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Where should I relocate a trapped rat?

Relocated animals often don’t know where to find food, thus they may do everything possible to return to their former place, and for this reason, you must relocate a rat outside of your home and make sure you search and seal off its entry points before it makes a plan to return. Killing rats will only force them to relocate to somewhere else and the fact that they reproduce fast and establish colonies in large numbers simply means relocation is better than displacing them or killing them.

It is ideal to catch as many rats as possible at your home before relocating them in groups, and you must be aware of the serious health risks posed by rats especially when they live in large numbers – they can infest food and even trigger allergies in humans and animals. In order to relocate a trapped rat effectively, you must perform the following;
  • Device a plan by thinking about how, when and where you want to relocate the rat,
  • Understand the reason why the rat was found there, how it got there and what keeps it there,
  • Make sure the rat is relocated far from where it can easily find food sources,
  •  Secure a comfortable shelter for the rat .
  • Make sure you wear protective gloves and clothing when relocating a rat because of high risks of contracting diseases.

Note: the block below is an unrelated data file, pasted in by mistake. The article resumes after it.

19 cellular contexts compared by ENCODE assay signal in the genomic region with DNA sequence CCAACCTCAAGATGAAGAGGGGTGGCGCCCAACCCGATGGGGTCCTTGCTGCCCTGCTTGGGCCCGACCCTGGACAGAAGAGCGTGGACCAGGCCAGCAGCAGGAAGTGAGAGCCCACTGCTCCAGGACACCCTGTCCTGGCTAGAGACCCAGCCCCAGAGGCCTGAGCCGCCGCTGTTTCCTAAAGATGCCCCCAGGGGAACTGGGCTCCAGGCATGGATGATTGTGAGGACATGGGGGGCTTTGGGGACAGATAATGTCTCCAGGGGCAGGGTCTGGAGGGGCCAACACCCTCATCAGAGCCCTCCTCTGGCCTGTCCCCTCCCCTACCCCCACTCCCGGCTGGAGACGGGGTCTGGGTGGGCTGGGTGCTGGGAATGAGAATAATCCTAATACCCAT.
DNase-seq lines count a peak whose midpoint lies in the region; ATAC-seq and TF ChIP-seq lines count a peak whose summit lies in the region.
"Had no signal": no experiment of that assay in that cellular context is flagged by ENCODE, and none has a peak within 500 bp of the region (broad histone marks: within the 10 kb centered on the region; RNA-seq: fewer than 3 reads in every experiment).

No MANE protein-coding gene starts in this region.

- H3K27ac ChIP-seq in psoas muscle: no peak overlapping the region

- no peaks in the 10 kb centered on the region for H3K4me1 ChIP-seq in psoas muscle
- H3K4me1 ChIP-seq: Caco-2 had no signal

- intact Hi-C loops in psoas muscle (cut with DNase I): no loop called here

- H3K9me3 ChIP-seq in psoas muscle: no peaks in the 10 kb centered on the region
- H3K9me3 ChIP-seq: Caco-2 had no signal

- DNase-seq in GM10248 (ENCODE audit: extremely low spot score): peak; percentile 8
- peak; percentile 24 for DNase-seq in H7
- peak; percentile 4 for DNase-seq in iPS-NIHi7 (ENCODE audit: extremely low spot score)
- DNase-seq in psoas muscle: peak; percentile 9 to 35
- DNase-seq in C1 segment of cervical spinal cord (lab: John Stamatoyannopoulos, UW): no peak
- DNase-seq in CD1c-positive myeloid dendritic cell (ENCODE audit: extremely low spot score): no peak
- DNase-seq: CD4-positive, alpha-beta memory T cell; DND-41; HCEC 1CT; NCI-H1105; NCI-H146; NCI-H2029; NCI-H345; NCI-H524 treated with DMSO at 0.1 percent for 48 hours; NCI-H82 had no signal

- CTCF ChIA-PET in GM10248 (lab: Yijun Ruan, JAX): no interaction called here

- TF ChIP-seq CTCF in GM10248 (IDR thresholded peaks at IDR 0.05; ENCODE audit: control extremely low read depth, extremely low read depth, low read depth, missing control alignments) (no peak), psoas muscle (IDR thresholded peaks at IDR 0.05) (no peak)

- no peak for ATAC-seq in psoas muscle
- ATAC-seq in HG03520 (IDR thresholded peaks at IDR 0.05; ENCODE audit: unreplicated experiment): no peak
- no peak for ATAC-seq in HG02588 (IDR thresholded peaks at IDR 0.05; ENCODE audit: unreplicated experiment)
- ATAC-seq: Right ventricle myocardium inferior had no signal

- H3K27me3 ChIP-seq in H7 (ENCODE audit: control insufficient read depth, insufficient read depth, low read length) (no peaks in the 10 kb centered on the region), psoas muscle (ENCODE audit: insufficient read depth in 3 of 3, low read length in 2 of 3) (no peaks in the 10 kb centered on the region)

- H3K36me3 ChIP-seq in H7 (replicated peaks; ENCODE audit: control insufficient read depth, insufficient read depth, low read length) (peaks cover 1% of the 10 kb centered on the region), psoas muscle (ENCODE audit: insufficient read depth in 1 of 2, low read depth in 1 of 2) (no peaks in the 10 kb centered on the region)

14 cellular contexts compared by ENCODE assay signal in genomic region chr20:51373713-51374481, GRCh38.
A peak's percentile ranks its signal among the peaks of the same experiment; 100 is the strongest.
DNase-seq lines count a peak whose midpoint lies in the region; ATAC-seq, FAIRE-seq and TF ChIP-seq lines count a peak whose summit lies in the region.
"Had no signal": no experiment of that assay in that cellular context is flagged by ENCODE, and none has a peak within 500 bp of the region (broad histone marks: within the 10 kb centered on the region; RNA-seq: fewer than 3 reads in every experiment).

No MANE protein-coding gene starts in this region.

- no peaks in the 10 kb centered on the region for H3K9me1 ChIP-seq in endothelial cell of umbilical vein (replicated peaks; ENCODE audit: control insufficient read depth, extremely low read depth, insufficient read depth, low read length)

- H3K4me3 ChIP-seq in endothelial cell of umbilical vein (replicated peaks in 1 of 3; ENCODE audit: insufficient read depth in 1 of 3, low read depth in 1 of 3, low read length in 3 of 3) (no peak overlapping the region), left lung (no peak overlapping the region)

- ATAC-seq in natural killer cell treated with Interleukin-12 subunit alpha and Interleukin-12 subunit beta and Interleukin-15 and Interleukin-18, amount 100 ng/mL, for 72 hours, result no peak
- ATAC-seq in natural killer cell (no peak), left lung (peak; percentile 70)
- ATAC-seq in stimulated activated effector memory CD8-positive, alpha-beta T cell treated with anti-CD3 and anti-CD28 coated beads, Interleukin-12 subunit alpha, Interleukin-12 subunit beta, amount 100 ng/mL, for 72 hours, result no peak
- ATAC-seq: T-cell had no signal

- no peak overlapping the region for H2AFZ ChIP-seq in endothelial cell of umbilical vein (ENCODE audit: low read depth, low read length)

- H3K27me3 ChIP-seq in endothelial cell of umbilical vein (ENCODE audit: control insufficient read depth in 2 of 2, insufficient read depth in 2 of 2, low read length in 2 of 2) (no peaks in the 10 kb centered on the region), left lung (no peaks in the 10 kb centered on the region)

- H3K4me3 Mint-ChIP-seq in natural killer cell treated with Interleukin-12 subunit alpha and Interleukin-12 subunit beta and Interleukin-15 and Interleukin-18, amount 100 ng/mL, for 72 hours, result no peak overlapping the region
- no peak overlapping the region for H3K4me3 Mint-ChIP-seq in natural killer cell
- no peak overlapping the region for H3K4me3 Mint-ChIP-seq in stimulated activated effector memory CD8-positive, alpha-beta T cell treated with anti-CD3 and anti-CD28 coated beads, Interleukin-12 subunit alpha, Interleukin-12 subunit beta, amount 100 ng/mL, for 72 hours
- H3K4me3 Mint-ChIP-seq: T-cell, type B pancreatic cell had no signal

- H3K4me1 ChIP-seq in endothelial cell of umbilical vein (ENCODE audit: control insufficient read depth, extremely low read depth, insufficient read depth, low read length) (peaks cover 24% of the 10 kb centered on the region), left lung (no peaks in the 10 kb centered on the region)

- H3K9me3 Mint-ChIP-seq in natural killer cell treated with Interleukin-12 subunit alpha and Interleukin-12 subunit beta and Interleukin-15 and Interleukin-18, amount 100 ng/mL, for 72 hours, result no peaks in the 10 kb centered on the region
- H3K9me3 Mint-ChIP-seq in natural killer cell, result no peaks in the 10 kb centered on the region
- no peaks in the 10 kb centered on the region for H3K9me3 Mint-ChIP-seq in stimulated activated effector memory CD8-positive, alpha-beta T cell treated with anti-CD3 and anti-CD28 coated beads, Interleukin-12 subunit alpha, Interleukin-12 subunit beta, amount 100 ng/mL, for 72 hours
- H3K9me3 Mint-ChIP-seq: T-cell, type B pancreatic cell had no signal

•  Consider your trapping options, because the process of relocating a rat starts with the type of trap you use in catching it. The trap must have sufficiently large housing that will facilitate the rat’s relocation from your home.
  •  Rats must be released late in the evening, because they have poor vision and will find it hard to return to your home. A rat vision may be poor at night but it is quite great in the evening, thus they should be released when it is somewhat dark but not in the morning or afternoon.
  •  Rats are warm-blooded in nature, thus the temperature of the relocation environment must not be less than 4 degree Celsius. Make sure it is not raining or snowy when relocating the animal. Rats form their colonies usually under the ground and may find it extremely difficult to dig through wet surfaces.
  • Make sure you release a rat where it can easily find shelter, the reason being that a rat may not survive for a long time when exposed to extreme cold temperatures.
  • move a rat closer to the outdoor , just a day before you relocate it ( closer to the window or a door is preferred), this will help the animal adjust easily. Try as much as possible to add plenty mud and paper in its shelter, and make sure there is a shade to protect the animal from the sun if it is summer.
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